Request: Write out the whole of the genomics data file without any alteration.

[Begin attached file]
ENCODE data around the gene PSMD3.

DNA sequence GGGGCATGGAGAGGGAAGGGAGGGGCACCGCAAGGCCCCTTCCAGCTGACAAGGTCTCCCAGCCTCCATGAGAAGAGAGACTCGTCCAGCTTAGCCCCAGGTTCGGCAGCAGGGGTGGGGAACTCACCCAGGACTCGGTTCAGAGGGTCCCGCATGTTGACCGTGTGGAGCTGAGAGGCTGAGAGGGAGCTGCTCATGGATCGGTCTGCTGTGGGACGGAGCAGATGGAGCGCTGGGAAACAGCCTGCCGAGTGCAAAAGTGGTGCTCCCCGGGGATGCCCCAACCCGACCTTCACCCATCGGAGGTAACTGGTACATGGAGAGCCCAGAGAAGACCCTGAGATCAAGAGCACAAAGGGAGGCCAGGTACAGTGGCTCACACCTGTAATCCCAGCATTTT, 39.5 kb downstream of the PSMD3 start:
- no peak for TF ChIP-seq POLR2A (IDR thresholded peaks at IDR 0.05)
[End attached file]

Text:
ENCODE data around the gene PSMD3.

DNA sequence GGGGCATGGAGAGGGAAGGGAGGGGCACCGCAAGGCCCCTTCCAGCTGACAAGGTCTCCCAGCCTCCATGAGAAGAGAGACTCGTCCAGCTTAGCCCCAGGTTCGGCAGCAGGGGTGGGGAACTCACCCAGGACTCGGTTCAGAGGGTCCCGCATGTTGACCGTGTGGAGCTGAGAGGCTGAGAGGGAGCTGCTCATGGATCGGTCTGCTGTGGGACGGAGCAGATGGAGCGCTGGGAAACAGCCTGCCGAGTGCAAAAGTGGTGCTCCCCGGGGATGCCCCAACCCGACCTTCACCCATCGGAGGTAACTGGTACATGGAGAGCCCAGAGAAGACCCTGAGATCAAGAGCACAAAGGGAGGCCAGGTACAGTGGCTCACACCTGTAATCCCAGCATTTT, 39.5 kb downstream of the PSMD3 start:
- no peak for TF ChIP-seq POLR2A (IDR thresholded peaks at IDR 0.05)